“If you remove the right to abortion from women and girls, you endanger lives. The reality is that there will be life-threatening conditions in pregnancy that will threaten lives and health.”
Bacik said Halappanavar’s story was instrumental in turning public opinion toward a “yes” vote in 2018. As was the case of a brain-dead woman in Ireland whose life support machine was only turned off more than three weeks after she was declared clinically dead in 2014 following a protracted legal battle because she was 18 weeks pregnant.
In their submission to Ireland’s ongoing government review of abortion laws, a group of 20 women’s rights and heath care charities commissioned polling in March showing 67% of people across the island supported free access to abortion — mirroring the support for the “yes” vote in 2018
Still, opponents to abortion rights in Ireland continue to fight. On Saturday, a Right to Life rally will take place in Dublin, where organizers are calling on sympathizers “to be a voice for the 6,500 babies being killed by abortion every year.”
Carol Nolan, an independent lawmaker representing the constituency of Laois–Offaly in the Irish midlands, opposed the law change in 2018 and argues that Halappanavar’s death has been “deliberately and continually” misrepresented by women’s rights campaigners.
“The factors that overwhelmingly contributed to Savita’s death were then, medical negligence and the mismanagement of maternal sepsis,” she said via email, adding that she believed the law prior to 2018 — known as the Eighth Amendment — was not a barrier to Halappanavar receiving proportionate and effective care.
“Following the removal of the constitutional amendment, we have seen an explosion in the numbers of abortions and the application of relentless political and nongovernmental pressure to further widen the parameters of the post-2018 law,” Nolan said.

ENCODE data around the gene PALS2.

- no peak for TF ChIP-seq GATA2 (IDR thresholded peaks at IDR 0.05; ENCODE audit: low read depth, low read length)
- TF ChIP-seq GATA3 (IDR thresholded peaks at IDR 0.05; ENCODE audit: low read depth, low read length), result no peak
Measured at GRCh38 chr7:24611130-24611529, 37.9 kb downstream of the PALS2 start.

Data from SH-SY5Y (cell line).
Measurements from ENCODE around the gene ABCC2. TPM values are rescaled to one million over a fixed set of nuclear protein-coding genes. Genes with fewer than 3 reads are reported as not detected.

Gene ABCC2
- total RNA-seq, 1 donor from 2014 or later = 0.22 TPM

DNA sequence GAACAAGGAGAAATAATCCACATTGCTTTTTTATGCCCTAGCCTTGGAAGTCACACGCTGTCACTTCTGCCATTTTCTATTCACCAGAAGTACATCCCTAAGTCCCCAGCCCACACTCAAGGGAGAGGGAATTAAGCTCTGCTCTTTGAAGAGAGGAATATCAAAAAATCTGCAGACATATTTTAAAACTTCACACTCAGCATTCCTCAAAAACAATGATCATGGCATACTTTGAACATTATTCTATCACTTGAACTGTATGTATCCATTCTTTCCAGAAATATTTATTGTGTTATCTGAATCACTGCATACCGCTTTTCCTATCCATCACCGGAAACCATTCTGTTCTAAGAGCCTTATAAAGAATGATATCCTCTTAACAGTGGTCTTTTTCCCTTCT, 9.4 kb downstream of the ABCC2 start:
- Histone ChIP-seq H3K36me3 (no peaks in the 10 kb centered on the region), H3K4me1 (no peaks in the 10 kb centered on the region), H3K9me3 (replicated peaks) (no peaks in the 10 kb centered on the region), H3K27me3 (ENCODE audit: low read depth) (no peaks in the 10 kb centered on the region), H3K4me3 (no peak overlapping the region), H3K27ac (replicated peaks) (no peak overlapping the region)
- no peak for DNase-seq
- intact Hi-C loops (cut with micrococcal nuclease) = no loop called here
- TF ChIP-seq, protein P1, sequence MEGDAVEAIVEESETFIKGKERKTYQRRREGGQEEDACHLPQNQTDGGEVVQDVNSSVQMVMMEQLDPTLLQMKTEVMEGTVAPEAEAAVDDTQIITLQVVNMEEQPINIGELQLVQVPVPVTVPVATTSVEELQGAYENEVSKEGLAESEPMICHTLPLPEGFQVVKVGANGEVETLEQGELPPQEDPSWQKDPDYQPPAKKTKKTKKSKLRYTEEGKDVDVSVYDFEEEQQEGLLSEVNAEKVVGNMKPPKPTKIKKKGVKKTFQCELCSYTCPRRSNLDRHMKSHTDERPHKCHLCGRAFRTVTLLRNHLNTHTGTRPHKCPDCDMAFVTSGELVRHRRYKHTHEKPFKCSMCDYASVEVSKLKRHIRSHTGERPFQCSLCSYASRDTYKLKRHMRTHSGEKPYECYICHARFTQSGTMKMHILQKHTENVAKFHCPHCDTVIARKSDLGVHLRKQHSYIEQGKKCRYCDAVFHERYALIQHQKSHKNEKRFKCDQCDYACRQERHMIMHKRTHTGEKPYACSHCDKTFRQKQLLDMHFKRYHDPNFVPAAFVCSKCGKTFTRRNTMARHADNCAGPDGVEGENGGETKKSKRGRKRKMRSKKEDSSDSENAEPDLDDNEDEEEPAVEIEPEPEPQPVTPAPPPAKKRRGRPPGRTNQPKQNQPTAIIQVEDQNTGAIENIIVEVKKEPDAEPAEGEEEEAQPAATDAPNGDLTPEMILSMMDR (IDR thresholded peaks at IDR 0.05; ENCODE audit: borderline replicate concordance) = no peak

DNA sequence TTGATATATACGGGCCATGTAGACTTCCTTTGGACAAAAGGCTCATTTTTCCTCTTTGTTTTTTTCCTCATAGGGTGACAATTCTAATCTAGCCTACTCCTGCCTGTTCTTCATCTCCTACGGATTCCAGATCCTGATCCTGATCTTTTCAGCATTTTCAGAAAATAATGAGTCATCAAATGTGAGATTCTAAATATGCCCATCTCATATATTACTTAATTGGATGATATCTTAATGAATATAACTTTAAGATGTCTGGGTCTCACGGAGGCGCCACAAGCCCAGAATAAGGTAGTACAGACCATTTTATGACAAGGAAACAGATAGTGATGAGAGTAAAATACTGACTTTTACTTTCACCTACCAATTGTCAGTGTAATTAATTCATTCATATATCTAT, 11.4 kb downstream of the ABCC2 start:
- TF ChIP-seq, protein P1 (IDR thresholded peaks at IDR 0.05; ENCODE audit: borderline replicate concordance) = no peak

There were 32 abortions in Ireland in 2018 and over 6,000 in each of the following two years, according to the latest figures available from the country’s government.
“This was entirely predictable,” Nolan added. “However, it has only served to vindicate my own view that the Eighth Amendment acted as a beacon of proportionality and sound law grounded in an authentic vision of human rights.”
The sometimes deadly intersection of law and medicine in the debate worried those who support abortion rights, too.
Bacik, the Dublin lawmaker, cited the case of Andrea Prudente, an American woman who was denied an abortion after heavy bleeding in Malta on June 12. She was airlifted to Spain where she received treatment and the fetus was removed.
Multiple cases of women dying after being denied abortions have emerged from Poland, which has a near-total abortion ban. Last year, a 30-year-old woman known only as Izabela, who was 22 weeks pregnant, died of septic shock, her family said. Scans had shown multiple problems with the fetus but doctors refused to terminate while there was a fetal heartbeat, Reuters reported.
After fetal death, doctors could then legally operate. But Izabela’s heart stopped on the way to the operating theater to have a cesarean section.
At subsequent mass protests in Poland, flags were raised bearing the slogan: “Her heart was beating too.”